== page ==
Arriving in Moldova and heading to Tiraspol in the state of Transnistria
27.10.2006 - 27.10.2006
The plane is small and pretty but don't give you that sense of safety that a big one gives you. There are only few passengers, mainly locals I think. The flight is short and the meal is good enough.
When we arrive in Chisinau the airport is a desert, I and two other people go to the immigration point to make the Visa.
It's a very easy procedure, all you need is the address where you are going to stay for the next days, fill up a form, pay 50 euros, be stared and looked oddly from the man on the other side and the Visa is done.
I receive my luggage directly from a man of the airport staff because in the airport there is not luggages reclaim structure.
Three meters after the immigration police there is the airport police. The policeman takes my passport and start to check the Visa like there was something strange in it. Your colleague did it to me just two minutes ago...?!? - I tell him. He stares down at me, some weird look and then let me pass.
After three other meters there is the luggage control, the man look at me and ask how much money I do have. He want to see them and then he tells me something in Russian: "Presenti... presenti...". Is not difficult to understand what it means, he want a present from my money. I expected something like this but not at my arrival, I give him 15 euros...
All the process didn't take very long, but it was intense. I finally manage to get out the airport and 4 or 5 taxi drivers offering their services immediately surround me.
I meet my friend; she came to pick me up with a taxi from Tiraspol so I don't have to pay the "tourist fare". And we go to Transnistria.
Flag of Transnistria
The journey is about one and a half hour, and the streets are without lights, the taxi driver seems to be very careful in the drive especially when we arrive at the border. Moldovan police patrols the border between Moldova and Transnistria from one side and Russian (and Transnistrian) police from the other side. Obviously you have to cross both the borderlines to go trough.
When we arrive on the border is a little intimidating, maybe because of all the story you read about this being a not very safe country or because is very dark and in the middle of nowhere or because they have their rifle in their hands and if they need to ask me something I'm not sure I'll be able to deal with them. Fortunately I'm with locals so I feel quite safe and I understand soon there is nothing to fear.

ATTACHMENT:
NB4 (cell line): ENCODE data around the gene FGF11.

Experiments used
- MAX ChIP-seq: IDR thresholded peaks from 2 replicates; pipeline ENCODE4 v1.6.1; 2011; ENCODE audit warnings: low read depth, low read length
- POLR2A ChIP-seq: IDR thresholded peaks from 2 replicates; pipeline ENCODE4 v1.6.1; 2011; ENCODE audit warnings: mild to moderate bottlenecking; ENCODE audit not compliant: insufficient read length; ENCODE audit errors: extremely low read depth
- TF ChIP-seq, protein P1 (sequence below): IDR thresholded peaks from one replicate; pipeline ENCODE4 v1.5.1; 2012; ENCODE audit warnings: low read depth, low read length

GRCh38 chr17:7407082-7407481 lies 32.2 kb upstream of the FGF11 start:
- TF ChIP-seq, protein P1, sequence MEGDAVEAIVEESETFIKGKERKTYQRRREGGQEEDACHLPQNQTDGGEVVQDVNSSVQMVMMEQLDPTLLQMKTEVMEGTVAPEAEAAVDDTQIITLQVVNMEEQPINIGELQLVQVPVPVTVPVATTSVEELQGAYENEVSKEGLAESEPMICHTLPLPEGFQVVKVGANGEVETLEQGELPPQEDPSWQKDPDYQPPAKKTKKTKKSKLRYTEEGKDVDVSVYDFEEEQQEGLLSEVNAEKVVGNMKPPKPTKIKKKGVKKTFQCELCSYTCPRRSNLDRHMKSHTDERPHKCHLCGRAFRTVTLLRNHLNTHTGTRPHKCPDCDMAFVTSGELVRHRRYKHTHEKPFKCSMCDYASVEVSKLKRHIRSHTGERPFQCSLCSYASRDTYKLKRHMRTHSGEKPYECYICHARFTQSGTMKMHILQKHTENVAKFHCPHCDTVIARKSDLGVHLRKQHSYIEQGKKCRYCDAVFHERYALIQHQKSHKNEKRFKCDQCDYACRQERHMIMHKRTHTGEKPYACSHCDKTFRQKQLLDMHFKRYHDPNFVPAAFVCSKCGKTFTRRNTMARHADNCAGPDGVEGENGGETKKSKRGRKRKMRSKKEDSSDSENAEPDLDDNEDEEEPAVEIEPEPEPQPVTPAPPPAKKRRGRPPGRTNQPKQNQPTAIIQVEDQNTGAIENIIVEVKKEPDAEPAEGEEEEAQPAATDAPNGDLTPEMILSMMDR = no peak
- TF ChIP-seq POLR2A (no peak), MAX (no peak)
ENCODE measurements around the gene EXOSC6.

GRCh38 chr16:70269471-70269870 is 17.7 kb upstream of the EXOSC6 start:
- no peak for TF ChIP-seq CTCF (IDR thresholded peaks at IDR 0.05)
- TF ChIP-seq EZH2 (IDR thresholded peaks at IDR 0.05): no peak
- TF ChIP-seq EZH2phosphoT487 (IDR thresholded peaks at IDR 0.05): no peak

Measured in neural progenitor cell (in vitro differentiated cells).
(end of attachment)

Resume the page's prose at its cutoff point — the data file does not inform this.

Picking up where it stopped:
The Moldovan side is easy to pass, the police seems not to be too interested in us and we move slowly but smoothly.
When we arrive in the Transnistria side we have to stop to make the Visa, it can be an unrecognized country, but is still a country. They don't write anything on my passport anyway, just write my details and give me a small paper talon to keep with me.
Anyway this entire process of the border passing is very easy, really better than I thought. They are helpful and happy you are going in their country.
I discover that Russian have a "Paternal name", it means that they take the name of the father as part of their name together with father's surname.
For example if your father is Ivan Platonov:
- if you are Irina (girl) your name will be:
Platonov Irina Ivanovna where "Ivanovna" means daughter of Ivan
- if you are Vladimir (boy) your name will be:
Platonov Vladimir Ivanovich where "Ivanovich" means son of Ivan
The Transnistria (Pridnestróvskaia Moldávskaia Respública or PRM or Pridnestrovie in Russian) is since 1991 a self-declared and independent state with no international recognition. In Transnistria lives mainly three groups of people: Moldovans (31.9%), Russians (30.4%) and Ukrainians (28.8%), you can find things written in any of the three languages but mainly Russian.
We arrive in Tiraspol and we pass in front of the Sheriff Stadium a new and the only world-class stadium in Moldova and Transnistria, home to Football Club Sheriff.
Sheriff Ltd is a very important company in Transnistria, has been accused of running the country being controlled by the country's president and his family, but both Moldovan and Transnistrian press says is not and also there are not proof.
Anyway they make money run around the country and it make this little state seems healthier than Moldova itself.
We finally arrive at home which is in a very communist Russian style building, and inside is a cozy and nice flat as the few I saw in Ukraine and maybe more. I'm very tired and is quite late, after a small meal I go to sleep.